Source: Unsplash

eCommerce is becoming more and more popular. Consumers shopping habits online are inherently different from the ones exhibited while shopping in a brick and mortar store. As such, eCommerce web designs need to adhere to the sedentary shopper as opposed to the land-based retail customer – even if the same goods are sold.

The following aspects of website design could become major trends of 2020.

Everything you need to know on one page

A study into online shopping habits discovered that the majority of customers don’t make a purchase on their first visit to a brand’s website – with only eight percent doing so. It was further found that, even if a shopper goes to a brand’s website or mobile app with the intent to make a purchase there, 32 percent will either rarely or never actually make that purchase.

Potential customers are influenced by a websites ability to deliver what they demand. Slow, cluttered and dull web stores are often the reason potential customers flee to a competitor. Optimizing the web store as well as the design has the potential to increase the amount of paying and returning customers.

Let’s take a look at a website ‘case study’. The moto of popular German workwear clothing company engelbert strauss is ‘enjoy work,’ which is very much relayed through their simple, easy, elegant, and yet very informative web store.

The visible ‘filter’ and ‘sort’ functions go a long way, but the most appealing aspects from a web design front are the quick info elements. Using the example of the page for their renowned durable yet fashionable workwear clothing, every item on the main page has all of the key information shown clearly. Scrolling down the page to the engelbert strauss isocell dynashield jacket, you can see the price, cost without VAT, an image, and that there are five colour options available.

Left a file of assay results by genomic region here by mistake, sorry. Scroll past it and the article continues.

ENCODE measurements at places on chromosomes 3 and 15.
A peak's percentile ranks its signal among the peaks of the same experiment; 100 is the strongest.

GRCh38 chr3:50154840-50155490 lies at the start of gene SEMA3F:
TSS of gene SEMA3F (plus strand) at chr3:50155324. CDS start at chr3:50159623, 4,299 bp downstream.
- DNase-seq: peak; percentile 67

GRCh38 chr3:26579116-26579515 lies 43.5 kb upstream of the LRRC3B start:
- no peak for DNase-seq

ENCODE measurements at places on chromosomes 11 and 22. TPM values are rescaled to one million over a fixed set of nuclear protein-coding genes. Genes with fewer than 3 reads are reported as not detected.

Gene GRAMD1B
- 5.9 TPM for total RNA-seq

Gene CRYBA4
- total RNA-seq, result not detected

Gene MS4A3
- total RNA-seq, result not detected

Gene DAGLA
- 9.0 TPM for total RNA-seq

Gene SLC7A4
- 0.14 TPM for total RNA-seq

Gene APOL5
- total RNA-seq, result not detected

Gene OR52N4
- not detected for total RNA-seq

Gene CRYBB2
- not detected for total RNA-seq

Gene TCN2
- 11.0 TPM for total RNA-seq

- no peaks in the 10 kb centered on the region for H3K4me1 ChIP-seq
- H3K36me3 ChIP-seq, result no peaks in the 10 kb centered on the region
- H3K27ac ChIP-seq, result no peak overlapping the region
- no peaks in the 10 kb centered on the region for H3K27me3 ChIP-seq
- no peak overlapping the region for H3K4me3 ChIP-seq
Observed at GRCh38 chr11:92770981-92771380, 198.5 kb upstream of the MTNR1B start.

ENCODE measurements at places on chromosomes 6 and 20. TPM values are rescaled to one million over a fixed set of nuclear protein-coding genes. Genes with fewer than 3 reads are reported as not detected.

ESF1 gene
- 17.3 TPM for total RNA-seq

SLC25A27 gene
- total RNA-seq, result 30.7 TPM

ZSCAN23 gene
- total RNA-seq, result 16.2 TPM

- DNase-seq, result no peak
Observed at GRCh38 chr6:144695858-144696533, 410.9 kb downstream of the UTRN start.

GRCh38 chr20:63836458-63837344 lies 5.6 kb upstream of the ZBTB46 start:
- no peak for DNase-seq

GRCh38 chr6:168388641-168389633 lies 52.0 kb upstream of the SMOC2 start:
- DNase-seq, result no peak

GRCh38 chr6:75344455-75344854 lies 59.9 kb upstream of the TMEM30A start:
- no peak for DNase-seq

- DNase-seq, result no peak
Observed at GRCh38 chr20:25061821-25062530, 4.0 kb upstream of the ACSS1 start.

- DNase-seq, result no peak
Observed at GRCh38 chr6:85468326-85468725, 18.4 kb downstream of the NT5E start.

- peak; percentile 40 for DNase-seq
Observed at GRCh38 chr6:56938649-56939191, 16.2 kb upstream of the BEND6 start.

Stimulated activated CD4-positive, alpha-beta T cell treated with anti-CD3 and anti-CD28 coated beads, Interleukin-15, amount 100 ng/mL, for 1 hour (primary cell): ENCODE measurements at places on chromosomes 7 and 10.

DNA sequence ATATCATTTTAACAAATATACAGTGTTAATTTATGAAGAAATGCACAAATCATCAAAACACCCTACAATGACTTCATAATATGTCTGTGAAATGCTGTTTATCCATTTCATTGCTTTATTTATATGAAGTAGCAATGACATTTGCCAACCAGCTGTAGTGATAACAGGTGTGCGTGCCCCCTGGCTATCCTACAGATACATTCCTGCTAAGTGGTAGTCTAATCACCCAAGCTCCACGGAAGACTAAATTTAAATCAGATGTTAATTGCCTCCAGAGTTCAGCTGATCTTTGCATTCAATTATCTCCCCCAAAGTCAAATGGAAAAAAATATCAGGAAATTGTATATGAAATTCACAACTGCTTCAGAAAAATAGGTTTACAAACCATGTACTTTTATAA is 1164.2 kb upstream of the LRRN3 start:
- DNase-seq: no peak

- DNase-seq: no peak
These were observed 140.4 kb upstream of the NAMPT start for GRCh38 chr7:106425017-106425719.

Going even further, each product has a ‘quickview’ function. To activate, users clicks on the prompt to get an overlay that shows the rotating item of clothing, colours, sizes, delivery, direction to the details page, and the ‘Add to Basket’ function. The need for simplicity and easy access to information cannot be overstated.

person using laptop computer beside aloe vera
Source: Unsplash

The rise of night mode

While it is more predominantly used for news and feature articles, night mode can also have its uses in web design for eCommerce. The primary benefit of night mode, as described by Wired, is that it is much friendlier on the eye.

People may not be as impulsive online shopping opposed to in a brick-and-mortar store. They will still browse multiple outlets in search of the items that they want to get. As such, online shopping can be as much of a strain on the eyes as land shopping is on the feet.

Night mode could become a feature for eShoppers to have access to, which makes browsing less of a strain on the eyes. Additionally, night mode has a very distinctive look and it is still quite a fleetingly used feature.

A mobile-first strategy is key

Convenience is king and mobiles are the titans of convenience. The rise of mobile browsing has changed the way that web designers operate. Quickly finding the right online web store is usually done by searching the web using a smartphone.

Companies have noticed the switch to mobile based purchases, and so the majority of major outlets have approached design with a mobile-first mentality. There are additional benefits for the designer. Mobile user demands are much more basic due to the platform’s constraints. Web design efforts need to be simple but effective.

Simplicity, ease-of-use, and convenience will continue to drive the trends of web design in the eCommerce space throughout 2020.  

About the Author

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Mirko Humbert

Mirko Humbert is the editor-in-chief and main author of Designer Daily and Typography Daily. He is also a graphic designer and the founder of WP Expert.